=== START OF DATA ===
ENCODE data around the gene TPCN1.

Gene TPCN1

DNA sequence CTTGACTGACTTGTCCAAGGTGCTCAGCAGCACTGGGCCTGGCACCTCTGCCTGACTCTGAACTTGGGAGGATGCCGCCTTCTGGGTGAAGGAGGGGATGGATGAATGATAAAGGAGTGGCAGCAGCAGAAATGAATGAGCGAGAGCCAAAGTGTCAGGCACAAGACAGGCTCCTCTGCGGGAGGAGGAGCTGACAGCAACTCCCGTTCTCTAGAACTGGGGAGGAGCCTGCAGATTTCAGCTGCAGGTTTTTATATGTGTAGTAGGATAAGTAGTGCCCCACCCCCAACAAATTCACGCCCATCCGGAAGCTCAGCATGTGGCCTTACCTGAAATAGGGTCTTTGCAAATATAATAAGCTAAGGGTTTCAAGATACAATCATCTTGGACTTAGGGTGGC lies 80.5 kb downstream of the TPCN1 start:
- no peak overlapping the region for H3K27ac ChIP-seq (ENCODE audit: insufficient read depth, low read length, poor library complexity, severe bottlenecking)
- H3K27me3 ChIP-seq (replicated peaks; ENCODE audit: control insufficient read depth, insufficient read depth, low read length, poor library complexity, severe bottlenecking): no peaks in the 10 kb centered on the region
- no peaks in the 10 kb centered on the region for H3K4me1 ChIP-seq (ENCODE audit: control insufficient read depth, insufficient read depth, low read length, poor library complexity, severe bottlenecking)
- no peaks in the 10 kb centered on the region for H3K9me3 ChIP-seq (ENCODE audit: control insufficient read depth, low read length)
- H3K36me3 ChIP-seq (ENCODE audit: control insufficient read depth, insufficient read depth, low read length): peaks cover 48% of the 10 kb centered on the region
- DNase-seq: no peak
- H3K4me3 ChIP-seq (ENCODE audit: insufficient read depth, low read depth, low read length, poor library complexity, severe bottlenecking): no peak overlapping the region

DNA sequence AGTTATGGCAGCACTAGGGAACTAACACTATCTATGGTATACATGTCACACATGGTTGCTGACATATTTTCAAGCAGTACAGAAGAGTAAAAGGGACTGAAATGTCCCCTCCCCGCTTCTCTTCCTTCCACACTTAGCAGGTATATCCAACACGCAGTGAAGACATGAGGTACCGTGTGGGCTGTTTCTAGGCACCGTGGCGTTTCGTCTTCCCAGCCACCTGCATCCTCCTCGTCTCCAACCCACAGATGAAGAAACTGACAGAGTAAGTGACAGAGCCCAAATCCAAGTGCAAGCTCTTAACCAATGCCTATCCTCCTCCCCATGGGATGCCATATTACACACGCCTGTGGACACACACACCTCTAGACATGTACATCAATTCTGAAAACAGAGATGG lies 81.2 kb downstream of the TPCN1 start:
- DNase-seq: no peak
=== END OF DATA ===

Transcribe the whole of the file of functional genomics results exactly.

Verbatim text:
ENCODE data around the gene TPCN1.

Gene TPCN1

DNA sequence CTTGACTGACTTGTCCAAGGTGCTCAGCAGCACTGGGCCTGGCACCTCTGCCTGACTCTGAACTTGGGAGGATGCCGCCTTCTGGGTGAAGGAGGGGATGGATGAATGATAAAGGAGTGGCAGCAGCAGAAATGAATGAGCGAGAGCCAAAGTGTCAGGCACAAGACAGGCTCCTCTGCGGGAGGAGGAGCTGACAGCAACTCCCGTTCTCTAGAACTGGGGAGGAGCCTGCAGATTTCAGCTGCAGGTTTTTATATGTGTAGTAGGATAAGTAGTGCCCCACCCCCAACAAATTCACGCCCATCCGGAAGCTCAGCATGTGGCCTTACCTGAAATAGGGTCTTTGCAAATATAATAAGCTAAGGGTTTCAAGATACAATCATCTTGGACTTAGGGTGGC lies 80.5 kb downstream of the TPCN1 start:
- no peak overlapping the region for H3K27ac ChIP-seq (ENCODE audit: insufficient read depth, low read length, poor library complexity, severe bottlenecking)
- H3K27me3 ChIP-seq (replicated peaks; ENCODE audit: control insufficient read depth, insufficient read depth, low read length, poor library complexity, severe bottlenecking): no peaks in the 10 kb centered on the region
- no peaks in the 10 kb centered on the region for H3K4me1 ChIP-seq (ENCODE audit: control insufficient read depth, insufficient read depth, low read length, poor library complexity, severe bottlenecking)
- no peaks in the 10 kb centered on the region for H3K9me3 ChIP-seq (ENCODE audit: control insufficient read depth, low read length)
- H3K36me3 ChIP-seq (ENCODE audit: control insufficient read depth, insufficient read depth, low read length): peaks cover 48% of the 10 kb centered on the region
- DNase-seq: no peak
- H3K4me3 ChIP-seq (ENCODE audit: insufficient read depth, low read depth, low read length, poor library complexity, severe bottlenecking): no peak overlapping the region

DNA sequence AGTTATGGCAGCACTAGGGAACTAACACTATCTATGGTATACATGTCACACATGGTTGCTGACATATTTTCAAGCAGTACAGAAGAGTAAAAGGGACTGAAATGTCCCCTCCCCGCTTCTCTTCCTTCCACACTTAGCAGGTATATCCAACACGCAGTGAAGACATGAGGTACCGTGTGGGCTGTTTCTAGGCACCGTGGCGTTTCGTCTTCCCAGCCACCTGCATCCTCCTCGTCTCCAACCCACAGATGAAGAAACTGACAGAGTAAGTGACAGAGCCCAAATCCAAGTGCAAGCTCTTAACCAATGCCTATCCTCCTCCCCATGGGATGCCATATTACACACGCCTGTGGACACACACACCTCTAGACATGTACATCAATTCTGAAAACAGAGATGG lies 81.2 kb downstream of the TPCN1 start:
- DNase-seq: no peak